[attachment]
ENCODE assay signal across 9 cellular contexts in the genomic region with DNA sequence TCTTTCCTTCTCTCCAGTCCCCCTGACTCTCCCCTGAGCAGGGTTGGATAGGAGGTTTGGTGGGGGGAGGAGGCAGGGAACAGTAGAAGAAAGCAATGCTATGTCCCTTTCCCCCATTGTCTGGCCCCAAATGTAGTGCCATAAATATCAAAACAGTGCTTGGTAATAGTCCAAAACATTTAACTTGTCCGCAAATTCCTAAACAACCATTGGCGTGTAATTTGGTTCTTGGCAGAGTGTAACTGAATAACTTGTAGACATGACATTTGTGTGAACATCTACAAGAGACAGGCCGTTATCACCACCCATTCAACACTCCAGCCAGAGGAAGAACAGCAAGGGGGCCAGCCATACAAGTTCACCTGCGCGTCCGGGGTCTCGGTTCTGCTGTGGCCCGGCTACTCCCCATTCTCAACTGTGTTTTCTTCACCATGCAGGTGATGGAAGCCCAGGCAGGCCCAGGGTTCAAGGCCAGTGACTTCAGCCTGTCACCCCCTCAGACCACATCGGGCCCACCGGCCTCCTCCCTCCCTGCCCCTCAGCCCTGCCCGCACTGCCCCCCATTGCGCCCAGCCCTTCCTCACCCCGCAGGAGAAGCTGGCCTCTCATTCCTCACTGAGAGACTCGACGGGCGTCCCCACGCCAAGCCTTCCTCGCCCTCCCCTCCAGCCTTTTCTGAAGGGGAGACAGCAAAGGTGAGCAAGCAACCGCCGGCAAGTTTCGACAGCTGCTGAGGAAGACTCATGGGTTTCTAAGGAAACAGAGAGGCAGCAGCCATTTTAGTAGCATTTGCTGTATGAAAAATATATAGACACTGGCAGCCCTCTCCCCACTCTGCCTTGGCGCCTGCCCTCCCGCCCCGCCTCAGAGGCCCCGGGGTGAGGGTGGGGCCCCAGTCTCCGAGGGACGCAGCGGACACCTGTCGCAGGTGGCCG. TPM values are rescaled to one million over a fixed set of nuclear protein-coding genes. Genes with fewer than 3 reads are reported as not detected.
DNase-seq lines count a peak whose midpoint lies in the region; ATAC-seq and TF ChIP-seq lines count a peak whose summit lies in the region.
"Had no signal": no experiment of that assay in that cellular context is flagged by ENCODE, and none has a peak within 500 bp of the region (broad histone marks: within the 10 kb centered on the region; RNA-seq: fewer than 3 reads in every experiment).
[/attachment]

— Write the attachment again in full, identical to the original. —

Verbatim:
ENCODE assay signal across 9 cellular contexts in the genomic region with DNA sequence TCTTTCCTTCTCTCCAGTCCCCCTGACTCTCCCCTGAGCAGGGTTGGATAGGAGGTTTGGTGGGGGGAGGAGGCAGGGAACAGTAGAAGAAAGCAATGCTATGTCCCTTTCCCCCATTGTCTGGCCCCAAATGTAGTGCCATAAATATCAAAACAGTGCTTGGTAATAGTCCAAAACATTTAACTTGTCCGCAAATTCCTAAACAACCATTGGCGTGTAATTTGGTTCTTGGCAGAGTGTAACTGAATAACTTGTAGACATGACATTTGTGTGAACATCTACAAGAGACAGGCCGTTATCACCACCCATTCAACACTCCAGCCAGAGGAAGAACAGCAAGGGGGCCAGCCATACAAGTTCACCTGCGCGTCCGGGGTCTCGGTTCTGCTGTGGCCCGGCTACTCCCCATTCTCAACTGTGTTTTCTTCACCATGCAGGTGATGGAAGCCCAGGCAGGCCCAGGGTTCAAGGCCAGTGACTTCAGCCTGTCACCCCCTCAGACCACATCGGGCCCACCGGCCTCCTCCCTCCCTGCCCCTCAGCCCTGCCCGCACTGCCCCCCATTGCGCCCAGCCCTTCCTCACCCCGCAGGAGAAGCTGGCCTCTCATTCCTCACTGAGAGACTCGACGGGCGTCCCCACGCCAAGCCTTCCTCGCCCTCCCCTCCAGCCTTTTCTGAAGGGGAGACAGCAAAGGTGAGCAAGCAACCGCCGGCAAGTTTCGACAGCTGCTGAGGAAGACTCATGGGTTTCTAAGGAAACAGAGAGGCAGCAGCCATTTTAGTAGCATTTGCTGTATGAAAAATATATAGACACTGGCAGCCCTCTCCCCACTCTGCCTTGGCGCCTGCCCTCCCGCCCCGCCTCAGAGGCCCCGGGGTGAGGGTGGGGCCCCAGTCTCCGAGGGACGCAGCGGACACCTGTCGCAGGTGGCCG. TPM values are rescaled to one million over a fixed set of nuclear protein-coding genes. Genes with fewer than 3 reads are reported as not detected.
DNase-seq lines count a peak whose midpoint lies in the region; ATAC-seq and TF ChIP-seq lines count a peak whose summit lies in the region.
"Had no signal": no experiment of that assay in that cellular context is flagged by ENCODE, and none has a peak within 500 bp of the region (broad histone marks: within the 10 kb centered on the region; RNA-seq: fewer than 3 reads in every experiment).